If the authorities only had to contend with the occasional ignorant yahoo in the countryside that would be disturbing enough, but the destructive exploitation of wildlife is obviously a far greater problem. Within the span of about three days last week, the enterprising Wild Bird Club exposed two more scandals, both indicative of a widespread trade in protected species. The first was a series of photographs—presumably showing a number of individual shipments—of owls and other birds of prey being shipped via Cebu Pacific, and the second was the alarming appearance of at least three user-posted listings on the online buy-and-sell website (until recently, better-known as ) offering exotic wildlife for sale. Two of the listings were posted by a certain "BossingJ" from Cavite, and offered an Eagle Owl and a Scop's Owl—both protected species—for sale for P10,000 and P4,000 respectively; the third was from a Cebu user offering to sell a wallaby, which is not actually an endangered species but is nonetheless regulated by RA 9147.

According to the DENR's Toledo, the agency has already started an inquiry with Cebu Pacific and while they were not yet aware of the listings on, he assured me that would be investigated as well. The frustrating thing about all of this is that the country already has all the pieces in place to properly manage biodiversity and environmental sustainability. There is a complete collection of laws addressing every relevant issue of environmental protection, a multi-faceted agency to carry it out, and a diverse segment of the population including individuals, informal groups like the Wild Bird Club, non-governmental organizations, and some local government units energetically committed to supporting the effort. Yet they all seem to be fighting an uphill battle, and losing. One could give businesses like Cebu Pacific and the benefit of the doubt and assume that their being used for illegal wildlife trade is contrary to their policies, and that they would move quickly to put a stop to it. The real tragedy, however, is that they have to in the first place.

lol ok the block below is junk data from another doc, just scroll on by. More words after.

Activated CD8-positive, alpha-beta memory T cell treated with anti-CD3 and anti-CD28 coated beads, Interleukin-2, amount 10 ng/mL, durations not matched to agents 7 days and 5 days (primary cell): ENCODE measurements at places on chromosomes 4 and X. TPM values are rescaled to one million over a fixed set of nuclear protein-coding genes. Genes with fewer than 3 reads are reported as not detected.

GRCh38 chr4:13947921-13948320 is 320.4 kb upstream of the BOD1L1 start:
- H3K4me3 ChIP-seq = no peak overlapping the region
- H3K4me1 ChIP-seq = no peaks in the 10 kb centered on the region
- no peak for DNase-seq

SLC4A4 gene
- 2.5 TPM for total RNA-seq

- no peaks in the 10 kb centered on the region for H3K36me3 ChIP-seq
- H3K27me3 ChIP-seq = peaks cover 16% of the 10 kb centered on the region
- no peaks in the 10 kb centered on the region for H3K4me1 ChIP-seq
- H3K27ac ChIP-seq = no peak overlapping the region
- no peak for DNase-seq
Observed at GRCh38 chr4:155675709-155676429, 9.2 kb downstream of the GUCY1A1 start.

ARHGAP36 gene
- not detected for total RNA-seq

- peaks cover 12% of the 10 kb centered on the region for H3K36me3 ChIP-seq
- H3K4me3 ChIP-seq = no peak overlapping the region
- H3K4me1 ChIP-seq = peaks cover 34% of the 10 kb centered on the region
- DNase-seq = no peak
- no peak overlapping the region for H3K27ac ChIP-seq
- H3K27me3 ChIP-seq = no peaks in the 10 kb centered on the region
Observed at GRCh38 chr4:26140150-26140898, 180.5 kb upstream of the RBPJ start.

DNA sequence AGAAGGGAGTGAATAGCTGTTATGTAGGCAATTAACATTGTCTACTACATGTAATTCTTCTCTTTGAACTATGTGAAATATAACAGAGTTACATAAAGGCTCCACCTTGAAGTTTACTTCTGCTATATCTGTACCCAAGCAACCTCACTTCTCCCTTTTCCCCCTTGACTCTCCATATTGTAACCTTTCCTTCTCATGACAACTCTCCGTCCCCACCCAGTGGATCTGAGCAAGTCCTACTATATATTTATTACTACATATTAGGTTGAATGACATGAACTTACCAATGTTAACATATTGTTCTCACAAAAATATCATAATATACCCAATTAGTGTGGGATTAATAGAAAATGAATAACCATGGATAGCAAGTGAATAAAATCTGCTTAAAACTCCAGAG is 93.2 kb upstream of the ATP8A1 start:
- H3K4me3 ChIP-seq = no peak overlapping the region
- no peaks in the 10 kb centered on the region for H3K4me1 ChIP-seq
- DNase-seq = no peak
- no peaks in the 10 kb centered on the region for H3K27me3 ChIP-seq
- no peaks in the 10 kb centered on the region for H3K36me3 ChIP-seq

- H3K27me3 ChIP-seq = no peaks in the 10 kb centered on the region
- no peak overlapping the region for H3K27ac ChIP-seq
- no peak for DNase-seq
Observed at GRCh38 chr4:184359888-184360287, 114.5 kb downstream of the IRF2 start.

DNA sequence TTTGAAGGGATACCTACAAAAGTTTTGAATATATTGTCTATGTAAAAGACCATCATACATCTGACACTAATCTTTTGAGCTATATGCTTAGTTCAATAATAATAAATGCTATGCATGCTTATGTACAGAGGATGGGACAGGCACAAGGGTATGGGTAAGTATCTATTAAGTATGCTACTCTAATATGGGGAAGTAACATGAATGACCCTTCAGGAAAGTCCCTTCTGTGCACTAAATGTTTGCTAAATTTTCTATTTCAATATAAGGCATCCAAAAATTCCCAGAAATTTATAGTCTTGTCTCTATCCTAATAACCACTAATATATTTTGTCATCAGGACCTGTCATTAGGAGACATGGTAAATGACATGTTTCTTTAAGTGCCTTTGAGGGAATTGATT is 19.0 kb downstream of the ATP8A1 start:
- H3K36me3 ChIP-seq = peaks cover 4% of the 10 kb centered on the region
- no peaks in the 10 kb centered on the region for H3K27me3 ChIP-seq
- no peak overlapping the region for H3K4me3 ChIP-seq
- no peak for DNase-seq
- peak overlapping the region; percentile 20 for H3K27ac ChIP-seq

There is something deeply wrong with a society in which concern for the environment is such an exception that following or enforcing the law or even just displaying some sensitivity to one's surroundings is worthy of special mention. Shooting protected birds or packaging them for sale is just the outcome of callousness that begins with the little affronts to nature like carelessly tossing trash on the ground, urinating in any convenient location, letting pet dogs roam loose in neighborhoods, and dumping used laundry water in the street. The costs to the nation as a result —costs in constantly-degrading quality of life, unnecessary illnesses, eroding appeal as a tourism destination, the consequences of earning a reputation as a haven for wildlife traffickers, and the painfully-obvious side effects of environmental damage in the country's frequent natural calamities—are likely incalculable, but they are certainly felt by everyone. Yet it seems to be easier to plead poverty and ignorance as excuses for being, not to put too fine a point on it, a nation of lazy slobs. The exceptions who strive to set better examples deserve commendation and more support; given that, hopefully, they can be inspired to think of better ways to to change the attitudes of everyone else.